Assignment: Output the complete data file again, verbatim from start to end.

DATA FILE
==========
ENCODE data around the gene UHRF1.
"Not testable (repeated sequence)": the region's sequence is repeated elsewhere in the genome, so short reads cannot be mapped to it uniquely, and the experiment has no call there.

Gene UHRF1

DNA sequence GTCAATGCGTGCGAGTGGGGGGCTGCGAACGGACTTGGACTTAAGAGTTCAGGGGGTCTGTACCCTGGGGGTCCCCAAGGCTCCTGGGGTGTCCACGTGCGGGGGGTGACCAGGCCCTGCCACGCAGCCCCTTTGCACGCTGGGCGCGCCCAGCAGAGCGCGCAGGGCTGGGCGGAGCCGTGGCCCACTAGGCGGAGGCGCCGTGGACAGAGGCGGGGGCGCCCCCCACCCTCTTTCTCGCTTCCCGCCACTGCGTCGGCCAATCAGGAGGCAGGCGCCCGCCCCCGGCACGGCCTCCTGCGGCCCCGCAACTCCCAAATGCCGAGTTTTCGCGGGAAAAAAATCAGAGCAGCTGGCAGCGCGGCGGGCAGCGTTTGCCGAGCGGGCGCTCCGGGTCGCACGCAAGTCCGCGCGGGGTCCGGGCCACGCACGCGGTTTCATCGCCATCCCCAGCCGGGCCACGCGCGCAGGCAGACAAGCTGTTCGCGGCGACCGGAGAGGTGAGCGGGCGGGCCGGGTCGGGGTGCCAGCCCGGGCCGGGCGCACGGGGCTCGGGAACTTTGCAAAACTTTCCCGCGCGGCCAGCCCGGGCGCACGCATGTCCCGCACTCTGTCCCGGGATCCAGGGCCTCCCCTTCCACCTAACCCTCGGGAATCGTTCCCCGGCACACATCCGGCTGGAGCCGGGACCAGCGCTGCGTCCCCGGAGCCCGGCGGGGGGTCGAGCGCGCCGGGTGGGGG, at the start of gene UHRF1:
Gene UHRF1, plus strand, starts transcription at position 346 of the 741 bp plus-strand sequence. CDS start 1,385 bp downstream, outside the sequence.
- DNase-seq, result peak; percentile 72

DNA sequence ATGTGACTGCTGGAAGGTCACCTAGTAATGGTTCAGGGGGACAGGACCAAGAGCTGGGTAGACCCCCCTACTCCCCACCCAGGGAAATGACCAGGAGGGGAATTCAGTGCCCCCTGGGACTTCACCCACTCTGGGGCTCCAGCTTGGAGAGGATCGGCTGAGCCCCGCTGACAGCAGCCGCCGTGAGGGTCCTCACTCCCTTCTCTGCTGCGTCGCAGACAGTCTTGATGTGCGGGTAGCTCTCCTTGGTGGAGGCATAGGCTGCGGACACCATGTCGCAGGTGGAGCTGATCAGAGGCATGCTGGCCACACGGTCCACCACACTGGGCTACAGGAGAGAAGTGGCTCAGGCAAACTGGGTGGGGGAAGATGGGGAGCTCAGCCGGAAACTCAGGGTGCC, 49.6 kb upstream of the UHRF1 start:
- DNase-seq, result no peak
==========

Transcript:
ENCODE data around the gene UHRF1.
"Not testable (repeated sequence)": the region's sequence is repeated elsewhere in the genome, so short reads cannot be mapped to it uniquely, and the experiment has no call there.

Gene UHRF1

DNA sequence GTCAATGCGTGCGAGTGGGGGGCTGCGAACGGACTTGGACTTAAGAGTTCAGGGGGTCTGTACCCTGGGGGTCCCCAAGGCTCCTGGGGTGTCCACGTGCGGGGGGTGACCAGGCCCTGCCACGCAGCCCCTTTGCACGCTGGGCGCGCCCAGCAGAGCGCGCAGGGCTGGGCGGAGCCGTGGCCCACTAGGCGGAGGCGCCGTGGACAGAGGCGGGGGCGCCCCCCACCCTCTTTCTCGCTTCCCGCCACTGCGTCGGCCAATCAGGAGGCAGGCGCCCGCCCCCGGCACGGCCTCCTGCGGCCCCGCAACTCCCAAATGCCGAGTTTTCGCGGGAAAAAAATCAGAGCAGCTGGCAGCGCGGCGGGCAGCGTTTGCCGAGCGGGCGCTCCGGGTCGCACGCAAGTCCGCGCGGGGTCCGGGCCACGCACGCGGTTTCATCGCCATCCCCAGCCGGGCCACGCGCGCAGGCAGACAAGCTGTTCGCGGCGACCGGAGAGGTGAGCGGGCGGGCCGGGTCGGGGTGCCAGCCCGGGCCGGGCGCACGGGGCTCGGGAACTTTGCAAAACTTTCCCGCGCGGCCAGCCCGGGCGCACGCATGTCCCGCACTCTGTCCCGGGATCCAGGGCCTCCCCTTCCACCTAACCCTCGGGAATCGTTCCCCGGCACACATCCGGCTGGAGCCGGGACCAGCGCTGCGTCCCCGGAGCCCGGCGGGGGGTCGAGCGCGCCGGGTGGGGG, at the start of gene UHRF1:
Gene UHRF1, plus strand, starts transcription at position 346 of the 741 bp plus-strand sequence. CDS start 1,385 bp downstream, outside the sequence.
- DNase-seq, result peak; percentile 72

DNA sequence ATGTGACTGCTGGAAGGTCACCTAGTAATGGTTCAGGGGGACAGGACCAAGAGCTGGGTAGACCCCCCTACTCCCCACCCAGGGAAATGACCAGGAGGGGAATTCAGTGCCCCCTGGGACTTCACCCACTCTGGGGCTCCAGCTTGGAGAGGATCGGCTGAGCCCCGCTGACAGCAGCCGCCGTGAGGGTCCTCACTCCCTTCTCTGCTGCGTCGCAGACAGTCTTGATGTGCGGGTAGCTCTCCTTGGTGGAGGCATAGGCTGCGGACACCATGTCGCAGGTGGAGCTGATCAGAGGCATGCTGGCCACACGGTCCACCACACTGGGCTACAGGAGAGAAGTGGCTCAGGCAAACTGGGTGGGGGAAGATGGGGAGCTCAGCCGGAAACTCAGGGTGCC, 49.6 kb upstream of the UHRF1 start:
- DNase-seq, result no peak